Photos by: David Fettes/Getty Images
Text by: Erin Reilly
Wildlife photographer David Fettes has no problem getting up close and personal with his subjects. From Tanzania to the forests of India, the UK-based photographer has spent most of his career traveling around the world capturing award-winning imagery. He has always considered working with wildlife a privilege and is especially passionate about the time he has spent in Africa.
"There is something timeless about Africa and I always have a sense of coming home, a sense that, yes, perhaps mankind did take its first steps there," Fettes said. "The wildlife is outstanding, as are the opportunities to see it and to be close with it - in my case, very, very close!"
With decades of professional experience in the field, Fettes shares his top tips for photographing wildlife. Above all, it goes without saying that amateur photographers and hobbyists should not go out into the wild without the accompaniment of a trained guide or experienced photographer. Now that we've got that out of the way...
Tip #1: Bring the right equipment
Decide whether your shots are going to be of animals with the landscape around them, or close-ups. If you’re planning on shooting close-ups, a lens with a focal length of 300mm or 400mm will be essential.
Tip #2: wear neutral colors
Avoid wearing bright colors like whites, yellows or reds. Stick with neutral, bush colors like greens and khakis. Avoid blue and black shades as they attract tsetse flies – which bite!
tip #3: Listen carefully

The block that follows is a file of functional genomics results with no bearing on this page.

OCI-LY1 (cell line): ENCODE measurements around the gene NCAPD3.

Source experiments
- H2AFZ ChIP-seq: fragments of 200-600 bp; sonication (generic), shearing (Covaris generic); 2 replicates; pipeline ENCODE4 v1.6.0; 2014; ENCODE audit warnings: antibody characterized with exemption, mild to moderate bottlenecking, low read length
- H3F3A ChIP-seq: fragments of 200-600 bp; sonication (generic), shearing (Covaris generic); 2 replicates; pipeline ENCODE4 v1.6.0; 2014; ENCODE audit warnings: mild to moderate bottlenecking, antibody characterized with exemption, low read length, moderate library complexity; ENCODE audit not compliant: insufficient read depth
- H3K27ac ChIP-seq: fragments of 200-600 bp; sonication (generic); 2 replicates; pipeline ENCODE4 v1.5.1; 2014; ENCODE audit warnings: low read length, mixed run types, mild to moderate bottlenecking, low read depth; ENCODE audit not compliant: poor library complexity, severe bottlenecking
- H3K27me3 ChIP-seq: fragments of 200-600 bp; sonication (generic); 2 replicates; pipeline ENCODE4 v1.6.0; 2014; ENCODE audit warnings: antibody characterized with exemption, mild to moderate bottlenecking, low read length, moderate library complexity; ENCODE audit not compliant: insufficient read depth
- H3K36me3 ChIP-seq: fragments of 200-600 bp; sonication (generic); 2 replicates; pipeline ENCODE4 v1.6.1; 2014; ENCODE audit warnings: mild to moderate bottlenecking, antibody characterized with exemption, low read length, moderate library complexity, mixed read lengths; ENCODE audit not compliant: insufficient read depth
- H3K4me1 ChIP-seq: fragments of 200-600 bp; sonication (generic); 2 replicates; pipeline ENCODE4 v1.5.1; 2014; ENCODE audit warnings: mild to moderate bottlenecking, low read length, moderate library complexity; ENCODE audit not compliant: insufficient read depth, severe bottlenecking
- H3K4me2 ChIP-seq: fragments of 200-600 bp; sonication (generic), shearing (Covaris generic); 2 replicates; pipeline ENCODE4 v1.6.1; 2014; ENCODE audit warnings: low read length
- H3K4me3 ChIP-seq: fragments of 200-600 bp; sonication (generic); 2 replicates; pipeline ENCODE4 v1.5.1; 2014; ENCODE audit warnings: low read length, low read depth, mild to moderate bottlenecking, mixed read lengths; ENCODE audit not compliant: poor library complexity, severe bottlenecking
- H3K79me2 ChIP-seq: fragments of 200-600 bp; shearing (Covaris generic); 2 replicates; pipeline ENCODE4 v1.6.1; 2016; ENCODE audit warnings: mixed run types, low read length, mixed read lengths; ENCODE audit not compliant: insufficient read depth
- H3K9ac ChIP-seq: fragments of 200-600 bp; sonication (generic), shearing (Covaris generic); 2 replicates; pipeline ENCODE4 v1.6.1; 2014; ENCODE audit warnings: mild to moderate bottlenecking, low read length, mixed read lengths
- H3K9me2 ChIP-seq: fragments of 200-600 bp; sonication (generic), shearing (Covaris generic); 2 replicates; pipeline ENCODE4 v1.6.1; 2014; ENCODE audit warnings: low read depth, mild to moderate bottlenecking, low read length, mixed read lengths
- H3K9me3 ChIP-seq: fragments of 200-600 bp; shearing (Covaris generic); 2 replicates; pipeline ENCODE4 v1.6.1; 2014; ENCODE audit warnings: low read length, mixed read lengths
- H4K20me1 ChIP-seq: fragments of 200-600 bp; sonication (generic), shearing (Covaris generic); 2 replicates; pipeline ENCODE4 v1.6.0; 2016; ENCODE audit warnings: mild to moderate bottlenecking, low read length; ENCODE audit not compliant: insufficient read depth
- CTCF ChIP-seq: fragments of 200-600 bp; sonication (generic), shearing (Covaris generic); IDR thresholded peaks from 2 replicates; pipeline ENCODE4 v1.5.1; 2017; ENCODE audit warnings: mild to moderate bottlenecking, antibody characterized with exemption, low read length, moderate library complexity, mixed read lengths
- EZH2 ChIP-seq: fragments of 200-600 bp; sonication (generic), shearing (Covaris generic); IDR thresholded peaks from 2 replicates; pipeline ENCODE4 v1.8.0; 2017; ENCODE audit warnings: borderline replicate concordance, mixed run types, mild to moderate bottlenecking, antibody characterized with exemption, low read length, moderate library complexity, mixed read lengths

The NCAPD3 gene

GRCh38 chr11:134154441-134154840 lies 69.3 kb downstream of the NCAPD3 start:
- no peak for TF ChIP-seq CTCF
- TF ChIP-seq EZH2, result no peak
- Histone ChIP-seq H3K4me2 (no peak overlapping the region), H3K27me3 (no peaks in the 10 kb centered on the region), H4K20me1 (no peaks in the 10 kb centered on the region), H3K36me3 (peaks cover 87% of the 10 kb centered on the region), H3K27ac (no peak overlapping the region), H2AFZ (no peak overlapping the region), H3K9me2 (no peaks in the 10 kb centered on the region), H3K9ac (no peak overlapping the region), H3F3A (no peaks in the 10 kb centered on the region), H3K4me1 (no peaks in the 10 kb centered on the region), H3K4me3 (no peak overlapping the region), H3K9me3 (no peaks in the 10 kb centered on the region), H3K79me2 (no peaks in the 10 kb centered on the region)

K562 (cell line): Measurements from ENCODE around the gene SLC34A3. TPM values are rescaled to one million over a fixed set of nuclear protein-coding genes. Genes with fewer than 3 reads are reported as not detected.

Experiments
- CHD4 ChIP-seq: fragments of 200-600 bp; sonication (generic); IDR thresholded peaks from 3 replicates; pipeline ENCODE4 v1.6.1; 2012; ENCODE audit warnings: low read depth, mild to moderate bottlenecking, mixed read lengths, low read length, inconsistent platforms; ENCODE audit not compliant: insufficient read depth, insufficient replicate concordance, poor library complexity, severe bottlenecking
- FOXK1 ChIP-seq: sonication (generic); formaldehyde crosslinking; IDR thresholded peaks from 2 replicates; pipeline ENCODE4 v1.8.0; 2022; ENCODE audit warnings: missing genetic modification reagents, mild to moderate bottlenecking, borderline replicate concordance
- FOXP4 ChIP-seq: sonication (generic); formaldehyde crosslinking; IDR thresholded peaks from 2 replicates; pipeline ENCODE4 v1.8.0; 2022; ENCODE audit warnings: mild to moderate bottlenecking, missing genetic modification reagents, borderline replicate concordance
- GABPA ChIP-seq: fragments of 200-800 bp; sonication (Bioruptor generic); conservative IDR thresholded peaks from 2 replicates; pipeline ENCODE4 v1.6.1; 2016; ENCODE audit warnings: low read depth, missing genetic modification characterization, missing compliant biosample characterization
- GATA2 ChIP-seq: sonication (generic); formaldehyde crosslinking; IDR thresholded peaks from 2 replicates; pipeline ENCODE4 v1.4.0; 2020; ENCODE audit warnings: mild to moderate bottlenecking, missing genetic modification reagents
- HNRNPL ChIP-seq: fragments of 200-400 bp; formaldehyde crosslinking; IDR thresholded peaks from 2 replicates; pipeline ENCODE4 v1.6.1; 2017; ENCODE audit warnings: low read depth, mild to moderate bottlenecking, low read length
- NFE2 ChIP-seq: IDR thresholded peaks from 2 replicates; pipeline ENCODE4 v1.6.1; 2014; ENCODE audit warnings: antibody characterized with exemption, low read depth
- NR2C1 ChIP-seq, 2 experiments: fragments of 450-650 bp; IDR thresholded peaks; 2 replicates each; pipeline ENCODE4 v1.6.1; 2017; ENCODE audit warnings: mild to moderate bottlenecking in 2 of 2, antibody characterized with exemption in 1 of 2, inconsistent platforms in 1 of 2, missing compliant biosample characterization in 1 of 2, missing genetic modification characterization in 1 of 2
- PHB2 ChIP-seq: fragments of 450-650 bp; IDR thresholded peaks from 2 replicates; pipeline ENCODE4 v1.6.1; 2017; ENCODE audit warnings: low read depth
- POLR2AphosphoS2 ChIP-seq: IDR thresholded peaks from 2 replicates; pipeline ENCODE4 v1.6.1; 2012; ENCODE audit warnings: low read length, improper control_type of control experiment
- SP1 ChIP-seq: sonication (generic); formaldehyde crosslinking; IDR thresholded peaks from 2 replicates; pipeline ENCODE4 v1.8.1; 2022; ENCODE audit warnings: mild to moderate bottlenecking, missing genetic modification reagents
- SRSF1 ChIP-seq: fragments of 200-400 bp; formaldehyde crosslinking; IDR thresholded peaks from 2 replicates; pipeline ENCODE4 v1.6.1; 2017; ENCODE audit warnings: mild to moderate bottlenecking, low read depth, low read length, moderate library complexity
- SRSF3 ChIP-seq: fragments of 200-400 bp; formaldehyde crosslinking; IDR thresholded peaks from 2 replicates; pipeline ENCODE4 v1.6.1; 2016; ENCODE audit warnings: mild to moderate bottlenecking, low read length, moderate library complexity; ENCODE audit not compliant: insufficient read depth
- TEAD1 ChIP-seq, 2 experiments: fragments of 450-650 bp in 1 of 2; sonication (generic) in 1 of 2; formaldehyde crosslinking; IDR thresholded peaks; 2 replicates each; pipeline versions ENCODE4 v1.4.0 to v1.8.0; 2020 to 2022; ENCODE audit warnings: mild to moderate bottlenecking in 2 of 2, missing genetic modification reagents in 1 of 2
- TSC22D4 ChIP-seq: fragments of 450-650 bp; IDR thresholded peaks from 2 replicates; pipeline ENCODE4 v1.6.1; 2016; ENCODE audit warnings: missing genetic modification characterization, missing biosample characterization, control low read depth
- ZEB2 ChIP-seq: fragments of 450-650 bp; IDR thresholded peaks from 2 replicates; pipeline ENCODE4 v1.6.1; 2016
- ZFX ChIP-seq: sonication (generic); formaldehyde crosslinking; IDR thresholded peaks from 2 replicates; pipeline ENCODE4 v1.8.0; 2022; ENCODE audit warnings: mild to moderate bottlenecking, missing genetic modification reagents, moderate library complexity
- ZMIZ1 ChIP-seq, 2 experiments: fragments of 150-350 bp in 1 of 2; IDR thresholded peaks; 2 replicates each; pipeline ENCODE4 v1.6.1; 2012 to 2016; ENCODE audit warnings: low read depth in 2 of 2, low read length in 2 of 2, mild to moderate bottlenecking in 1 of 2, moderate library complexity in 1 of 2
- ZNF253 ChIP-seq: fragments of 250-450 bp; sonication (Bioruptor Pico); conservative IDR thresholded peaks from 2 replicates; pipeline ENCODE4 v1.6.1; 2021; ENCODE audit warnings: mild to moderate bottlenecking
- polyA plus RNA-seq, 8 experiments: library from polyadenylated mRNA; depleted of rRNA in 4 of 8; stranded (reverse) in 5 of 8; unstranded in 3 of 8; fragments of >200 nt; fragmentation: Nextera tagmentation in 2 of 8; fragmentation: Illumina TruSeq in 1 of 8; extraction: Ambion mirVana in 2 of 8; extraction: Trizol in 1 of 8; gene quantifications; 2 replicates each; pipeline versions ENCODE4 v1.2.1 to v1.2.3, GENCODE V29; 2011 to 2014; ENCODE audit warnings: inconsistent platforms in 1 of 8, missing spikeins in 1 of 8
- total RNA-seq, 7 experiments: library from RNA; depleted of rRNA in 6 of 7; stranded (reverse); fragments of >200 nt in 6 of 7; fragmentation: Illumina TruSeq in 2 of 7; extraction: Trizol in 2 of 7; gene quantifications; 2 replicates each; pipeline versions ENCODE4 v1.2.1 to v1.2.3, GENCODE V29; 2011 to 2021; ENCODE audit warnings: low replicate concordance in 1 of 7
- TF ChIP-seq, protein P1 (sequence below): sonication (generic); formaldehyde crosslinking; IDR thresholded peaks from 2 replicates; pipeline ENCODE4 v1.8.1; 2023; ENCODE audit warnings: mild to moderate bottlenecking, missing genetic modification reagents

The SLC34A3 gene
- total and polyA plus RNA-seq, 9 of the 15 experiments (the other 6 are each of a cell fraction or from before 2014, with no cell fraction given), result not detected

Keep your ears open, animals give alarm calls when they sense danger such as a predator. Baboons barking, impalas snorting – these are often clear signs that danger is near.
tip #4: look up
Check out the sky and the treetops, there's life going on up there too. Beautiful birds or vultures gathering over a kill before a fast descent can make for a great photo.
tip #5: about those lions
If you come across lions when walking, move slowly and quietly. Stay calm and low, do not turn your back on them. Do not run away (unless the lions are wearing a cheap brand of trainers!).
tip #6: don't get trampled
Avoid female elephants if you're on foot. Take a wide circle around them as they are very dangerous.
tip #7: Patience is key
Be patient and come prepared – you'll likely spend most of your time sitting and waiting. The bush life will come and go in front of you and something usually turns up, especially if you are by a waterhole.
tip #8: take advantage of golden hour
Use the early morning and late afternoon light for photography, aka the "golden hours." The angle of the low sun produces stunning colors – reds, golds, warm yellows – unlike the harsh blues and whites in the middle of the day.
Love wildlife? Watch this: Meet the Proboscis monkey
Characterized by a long, fleshy, pendulous nose, this Borneo-based monkey is a real head-turner. The proboscis monkey is an endangered species, and today there are approximately 1,000 left in the wild.